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Stedman and Hutchinson, comps. A Library of American Literature:
An Anthology in Eleven Volumes. 1891.
Vols. IX–XI: Literature of the Republic, Part IV., 1861–1889

To Mrs. Paige, In Praise of an Inimitable Dish

By Daniel Webster (1782–1852)

[From The Private Correspondence of Daniel Webster. Edited by Fletcher Webster. 1856.]

DEAR MRS. PAIGE,—I sit down to write a letter, partly diplomatic and partly historical. The subject is Tripe,—T. R. I. P. E. Your husband remembers Mrs. Hayman, who was Mrs. Blake’s cook. Excelling others in all else, she excelled herself in a dish of tripe. I do not know that her general genius exceeded that of Monica McCarty; but in this production she was more exact, more artistical; she gave to the article, not only a certain goût, which gratified the most fastidious, but an expression also, an air of haut ton, as it lay presented on the table, that assured one that he saw before him something from the hand of a master.

Tradition, it is said, occasionally hands down the practical arts with more precision and fidelity than they can be transmitted by books, from generation to generation; and I have thought it likely that your Lydia may have caught the tact of preparing this inimitable dish. I entertain this opinion on two grounds: first, because I have been acquainted with very respectable efforts of hers, in that line; second, because she knows Mr. Paige’s admirable connoisseurship, and can determine, by her quick eye, when the dish comes down from the table, whether the contents have met his approbation.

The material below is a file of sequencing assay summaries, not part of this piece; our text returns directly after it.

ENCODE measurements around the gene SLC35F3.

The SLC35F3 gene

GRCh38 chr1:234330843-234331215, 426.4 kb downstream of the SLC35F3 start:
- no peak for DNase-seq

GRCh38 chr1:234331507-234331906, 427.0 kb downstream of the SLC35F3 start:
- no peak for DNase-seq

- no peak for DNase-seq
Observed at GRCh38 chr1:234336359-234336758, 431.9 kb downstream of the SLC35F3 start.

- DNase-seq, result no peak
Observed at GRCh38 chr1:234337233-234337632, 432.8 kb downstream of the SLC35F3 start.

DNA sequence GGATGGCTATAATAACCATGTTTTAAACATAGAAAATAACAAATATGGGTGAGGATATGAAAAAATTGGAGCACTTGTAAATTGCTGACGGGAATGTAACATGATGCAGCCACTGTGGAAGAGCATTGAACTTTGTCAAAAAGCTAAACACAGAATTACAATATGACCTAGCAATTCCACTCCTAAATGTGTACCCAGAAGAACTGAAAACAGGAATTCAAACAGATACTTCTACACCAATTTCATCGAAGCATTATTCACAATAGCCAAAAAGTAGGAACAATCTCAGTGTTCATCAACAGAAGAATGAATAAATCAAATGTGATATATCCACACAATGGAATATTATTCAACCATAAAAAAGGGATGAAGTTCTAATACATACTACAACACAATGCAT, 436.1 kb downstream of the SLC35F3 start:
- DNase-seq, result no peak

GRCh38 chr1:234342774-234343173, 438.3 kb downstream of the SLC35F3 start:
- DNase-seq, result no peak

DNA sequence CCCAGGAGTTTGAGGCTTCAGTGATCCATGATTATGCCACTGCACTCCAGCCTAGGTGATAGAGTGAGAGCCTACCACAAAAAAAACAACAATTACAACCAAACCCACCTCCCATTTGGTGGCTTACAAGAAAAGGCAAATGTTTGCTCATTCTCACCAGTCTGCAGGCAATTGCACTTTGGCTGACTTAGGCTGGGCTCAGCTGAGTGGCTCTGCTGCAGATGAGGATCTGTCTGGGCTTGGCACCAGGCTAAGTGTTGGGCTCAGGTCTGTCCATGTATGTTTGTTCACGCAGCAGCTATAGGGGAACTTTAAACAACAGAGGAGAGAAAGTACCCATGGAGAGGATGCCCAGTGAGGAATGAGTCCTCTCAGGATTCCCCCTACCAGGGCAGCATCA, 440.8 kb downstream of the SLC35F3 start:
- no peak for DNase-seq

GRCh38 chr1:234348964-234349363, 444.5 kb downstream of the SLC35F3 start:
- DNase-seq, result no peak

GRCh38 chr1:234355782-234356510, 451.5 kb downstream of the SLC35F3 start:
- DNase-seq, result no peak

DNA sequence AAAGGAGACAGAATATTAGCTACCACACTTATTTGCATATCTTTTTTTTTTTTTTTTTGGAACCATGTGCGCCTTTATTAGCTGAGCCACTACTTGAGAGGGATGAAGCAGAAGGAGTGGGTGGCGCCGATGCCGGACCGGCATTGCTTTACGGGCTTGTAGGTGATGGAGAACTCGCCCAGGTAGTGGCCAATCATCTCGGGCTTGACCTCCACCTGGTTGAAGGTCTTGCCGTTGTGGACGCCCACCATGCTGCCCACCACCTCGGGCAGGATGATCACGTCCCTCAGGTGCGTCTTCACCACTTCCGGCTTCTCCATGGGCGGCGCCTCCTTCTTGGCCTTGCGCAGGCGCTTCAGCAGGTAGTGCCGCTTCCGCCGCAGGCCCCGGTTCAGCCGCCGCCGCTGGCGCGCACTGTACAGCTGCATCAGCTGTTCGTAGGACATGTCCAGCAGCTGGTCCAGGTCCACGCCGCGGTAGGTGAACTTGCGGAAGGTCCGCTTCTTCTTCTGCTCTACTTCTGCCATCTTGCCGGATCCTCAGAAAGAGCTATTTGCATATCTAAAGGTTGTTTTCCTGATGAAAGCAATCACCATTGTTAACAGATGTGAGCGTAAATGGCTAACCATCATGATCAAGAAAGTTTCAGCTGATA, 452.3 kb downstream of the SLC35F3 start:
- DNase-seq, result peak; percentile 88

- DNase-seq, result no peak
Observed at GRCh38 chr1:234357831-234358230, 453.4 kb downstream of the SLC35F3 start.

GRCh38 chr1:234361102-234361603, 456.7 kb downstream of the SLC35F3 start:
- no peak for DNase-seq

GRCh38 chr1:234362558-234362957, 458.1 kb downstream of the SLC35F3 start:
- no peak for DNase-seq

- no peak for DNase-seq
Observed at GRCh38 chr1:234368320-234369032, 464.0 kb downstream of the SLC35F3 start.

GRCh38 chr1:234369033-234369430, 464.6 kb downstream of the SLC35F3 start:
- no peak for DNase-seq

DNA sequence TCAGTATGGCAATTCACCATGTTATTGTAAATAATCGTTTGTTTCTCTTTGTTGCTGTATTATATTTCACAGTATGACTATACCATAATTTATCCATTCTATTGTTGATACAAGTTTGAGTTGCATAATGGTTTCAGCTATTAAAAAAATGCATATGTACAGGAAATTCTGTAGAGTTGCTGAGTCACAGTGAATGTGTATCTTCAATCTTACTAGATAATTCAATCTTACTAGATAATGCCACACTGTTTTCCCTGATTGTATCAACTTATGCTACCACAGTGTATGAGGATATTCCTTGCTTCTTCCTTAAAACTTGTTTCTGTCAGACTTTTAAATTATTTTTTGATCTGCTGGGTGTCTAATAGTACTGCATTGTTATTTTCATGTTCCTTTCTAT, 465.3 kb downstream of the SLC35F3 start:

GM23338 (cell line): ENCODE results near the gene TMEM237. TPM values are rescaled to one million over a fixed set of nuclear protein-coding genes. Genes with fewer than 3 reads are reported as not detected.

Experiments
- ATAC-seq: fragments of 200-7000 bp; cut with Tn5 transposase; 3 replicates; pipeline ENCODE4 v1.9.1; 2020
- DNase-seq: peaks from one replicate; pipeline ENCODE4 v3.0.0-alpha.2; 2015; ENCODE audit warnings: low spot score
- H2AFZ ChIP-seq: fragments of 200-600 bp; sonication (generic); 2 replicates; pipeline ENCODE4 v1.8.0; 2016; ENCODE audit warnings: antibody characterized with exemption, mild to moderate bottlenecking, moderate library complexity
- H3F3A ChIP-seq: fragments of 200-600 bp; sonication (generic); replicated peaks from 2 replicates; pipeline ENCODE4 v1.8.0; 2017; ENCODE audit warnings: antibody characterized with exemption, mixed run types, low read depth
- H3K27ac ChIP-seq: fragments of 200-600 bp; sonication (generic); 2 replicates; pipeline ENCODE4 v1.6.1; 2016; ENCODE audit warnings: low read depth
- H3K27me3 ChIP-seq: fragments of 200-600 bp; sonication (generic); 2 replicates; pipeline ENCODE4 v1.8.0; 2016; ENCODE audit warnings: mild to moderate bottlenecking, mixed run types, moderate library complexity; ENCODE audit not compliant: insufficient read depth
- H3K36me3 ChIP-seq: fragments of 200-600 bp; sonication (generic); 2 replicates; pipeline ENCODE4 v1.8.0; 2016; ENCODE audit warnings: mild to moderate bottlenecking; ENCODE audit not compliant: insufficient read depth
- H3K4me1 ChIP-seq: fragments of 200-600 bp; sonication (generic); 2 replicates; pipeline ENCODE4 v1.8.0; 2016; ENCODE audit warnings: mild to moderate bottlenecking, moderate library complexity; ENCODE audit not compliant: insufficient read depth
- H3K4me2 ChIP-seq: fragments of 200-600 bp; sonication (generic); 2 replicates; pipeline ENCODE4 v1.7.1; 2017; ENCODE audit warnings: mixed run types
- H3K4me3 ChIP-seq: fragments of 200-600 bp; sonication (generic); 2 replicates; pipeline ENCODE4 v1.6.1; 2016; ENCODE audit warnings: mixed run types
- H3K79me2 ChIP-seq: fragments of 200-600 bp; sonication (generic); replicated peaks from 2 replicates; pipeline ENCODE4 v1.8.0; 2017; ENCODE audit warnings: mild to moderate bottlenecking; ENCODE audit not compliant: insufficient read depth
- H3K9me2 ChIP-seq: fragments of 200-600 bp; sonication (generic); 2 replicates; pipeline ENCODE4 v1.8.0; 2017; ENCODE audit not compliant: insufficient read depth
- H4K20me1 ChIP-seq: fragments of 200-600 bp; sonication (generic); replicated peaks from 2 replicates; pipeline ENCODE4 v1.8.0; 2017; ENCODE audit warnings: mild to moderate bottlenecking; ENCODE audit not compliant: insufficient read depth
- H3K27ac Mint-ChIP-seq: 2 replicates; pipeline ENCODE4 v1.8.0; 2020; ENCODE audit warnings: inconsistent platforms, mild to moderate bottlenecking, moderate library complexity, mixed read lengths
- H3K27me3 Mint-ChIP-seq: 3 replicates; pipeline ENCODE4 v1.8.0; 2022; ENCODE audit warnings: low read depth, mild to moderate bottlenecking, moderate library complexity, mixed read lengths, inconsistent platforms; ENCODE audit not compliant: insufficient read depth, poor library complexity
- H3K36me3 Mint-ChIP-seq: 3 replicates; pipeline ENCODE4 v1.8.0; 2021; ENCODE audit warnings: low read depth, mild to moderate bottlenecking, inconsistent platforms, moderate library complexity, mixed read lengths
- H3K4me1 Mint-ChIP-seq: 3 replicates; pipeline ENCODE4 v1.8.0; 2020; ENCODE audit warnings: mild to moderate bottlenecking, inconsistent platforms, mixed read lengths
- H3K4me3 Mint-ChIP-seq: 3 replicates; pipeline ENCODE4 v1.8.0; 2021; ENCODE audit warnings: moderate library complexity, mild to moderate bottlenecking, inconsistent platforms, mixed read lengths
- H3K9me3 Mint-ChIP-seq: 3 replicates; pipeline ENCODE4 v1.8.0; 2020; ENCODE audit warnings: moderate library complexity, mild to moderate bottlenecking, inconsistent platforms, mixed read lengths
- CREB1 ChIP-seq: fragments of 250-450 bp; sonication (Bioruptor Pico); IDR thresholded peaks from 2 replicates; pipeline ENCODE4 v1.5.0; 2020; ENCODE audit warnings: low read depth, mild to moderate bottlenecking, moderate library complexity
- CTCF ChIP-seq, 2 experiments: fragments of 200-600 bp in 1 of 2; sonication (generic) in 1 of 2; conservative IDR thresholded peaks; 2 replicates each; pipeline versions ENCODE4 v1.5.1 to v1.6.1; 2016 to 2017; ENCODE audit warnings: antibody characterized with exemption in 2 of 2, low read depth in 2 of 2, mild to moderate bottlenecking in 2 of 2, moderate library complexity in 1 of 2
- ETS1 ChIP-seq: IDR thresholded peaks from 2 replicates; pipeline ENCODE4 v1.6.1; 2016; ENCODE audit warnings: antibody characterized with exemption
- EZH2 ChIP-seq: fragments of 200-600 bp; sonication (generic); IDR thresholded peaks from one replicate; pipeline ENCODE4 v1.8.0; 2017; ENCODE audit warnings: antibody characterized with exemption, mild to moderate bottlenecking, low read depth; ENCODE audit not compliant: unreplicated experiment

For these reasons, and others, upon which it is not necessary for the undersigned to enlarge, he is desirous of obtaining Lydia’s receipt for a dish of tripe, for the dinner-table. Mrs. Hayman’s is before my eyes. Unscathed by the frying-pan, it was white as snow; it was disposed in squares, or in parallelograms, of the size of a small sheet of ladies’ note paper; it was tender as jelly; beside it stood the tureen of melted butter, a dish of mealy potatoes, and the vinegar cruet. Can this spectacle be exhibited in the Vine Cottage, on Louisiana Avenue, in the City of Washington?

Yours truly, always,

P. S. Tripe; the Etymon is the Greek word [Greek], to “turn, to wind,” from its involutions, not the same as “Tripod,” which means “having three feet;” nor the same as trip, which is from the Latin, “tripudiare,” to strike the feet upon the ground; sometimes to stumble sometimes to go nimbly; to “trip it on the light fantastic toe.”

WASHINGTON, 29 December, 1850.